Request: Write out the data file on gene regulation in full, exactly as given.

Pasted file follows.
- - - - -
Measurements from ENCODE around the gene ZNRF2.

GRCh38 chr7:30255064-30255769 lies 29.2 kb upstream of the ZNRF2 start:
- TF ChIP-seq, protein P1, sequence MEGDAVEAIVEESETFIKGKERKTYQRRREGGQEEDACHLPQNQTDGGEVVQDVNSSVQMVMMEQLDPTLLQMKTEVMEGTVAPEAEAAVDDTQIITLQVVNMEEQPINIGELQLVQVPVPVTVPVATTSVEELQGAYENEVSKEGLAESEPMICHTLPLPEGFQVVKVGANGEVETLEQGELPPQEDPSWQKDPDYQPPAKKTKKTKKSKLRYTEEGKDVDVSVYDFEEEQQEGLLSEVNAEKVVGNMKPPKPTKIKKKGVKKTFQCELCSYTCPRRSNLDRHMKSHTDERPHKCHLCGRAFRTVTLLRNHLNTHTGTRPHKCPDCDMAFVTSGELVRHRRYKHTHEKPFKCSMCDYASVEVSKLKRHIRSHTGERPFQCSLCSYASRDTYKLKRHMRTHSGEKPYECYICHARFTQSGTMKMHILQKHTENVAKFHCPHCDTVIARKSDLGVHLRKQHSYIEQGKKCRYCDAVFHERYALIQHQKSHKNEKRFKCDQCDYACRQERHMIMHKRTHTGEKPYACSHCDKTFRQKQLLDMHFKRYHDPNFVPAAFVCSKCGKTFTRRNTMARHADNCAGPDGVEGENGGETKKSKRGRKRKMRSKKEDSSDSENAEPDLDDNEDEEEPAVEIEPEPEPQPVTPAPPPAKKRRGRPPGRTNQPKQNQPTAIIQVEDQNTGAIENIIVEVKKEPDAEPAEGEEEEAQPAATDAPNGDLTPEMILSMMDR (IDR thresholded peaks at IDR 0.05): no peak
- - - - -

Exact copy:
Measurements from ENCODE around the gene ZNRF2.

GRCh38 chr7:30255064-30255769 lies 29.2 kb upstream of the ZNRF2 start:
- TF ChIP-seq, protein P1, sequence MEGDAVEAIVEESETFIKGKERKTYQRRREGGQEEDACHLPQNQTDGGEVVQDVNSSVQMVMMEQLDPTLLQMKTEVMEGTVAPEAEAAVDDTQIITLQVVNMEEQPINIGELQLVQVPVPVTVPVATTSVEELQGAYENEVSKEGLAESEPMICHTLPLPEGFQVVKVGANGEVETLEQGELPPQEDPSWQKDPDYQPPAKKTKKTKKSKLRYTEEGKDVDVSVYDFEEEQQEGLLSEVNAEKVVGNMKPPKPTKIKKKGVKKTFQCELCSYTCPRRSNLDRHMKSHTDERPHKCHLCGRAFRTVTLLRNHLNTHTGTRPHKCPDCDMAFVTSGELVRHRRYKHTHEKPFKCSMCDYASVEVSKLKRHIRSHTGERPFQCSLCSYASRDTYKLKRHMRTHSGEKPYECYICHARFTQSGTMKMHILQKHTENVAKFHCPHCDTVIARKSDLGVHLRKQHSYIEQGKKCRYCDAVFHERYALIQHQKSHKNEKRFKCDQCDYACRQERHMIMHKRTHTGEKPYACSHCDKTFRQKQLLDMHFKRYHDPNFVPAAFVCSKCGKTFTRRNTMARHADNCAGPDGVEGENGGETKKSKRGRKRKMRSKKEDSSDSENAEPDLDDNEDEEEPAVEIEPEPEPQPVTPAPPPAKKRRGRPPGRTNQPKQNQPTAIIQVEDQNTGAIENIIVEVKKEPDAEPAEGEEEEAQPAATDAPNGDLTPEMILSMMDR (IDR thresholded peaks at IDR 0.05): no peak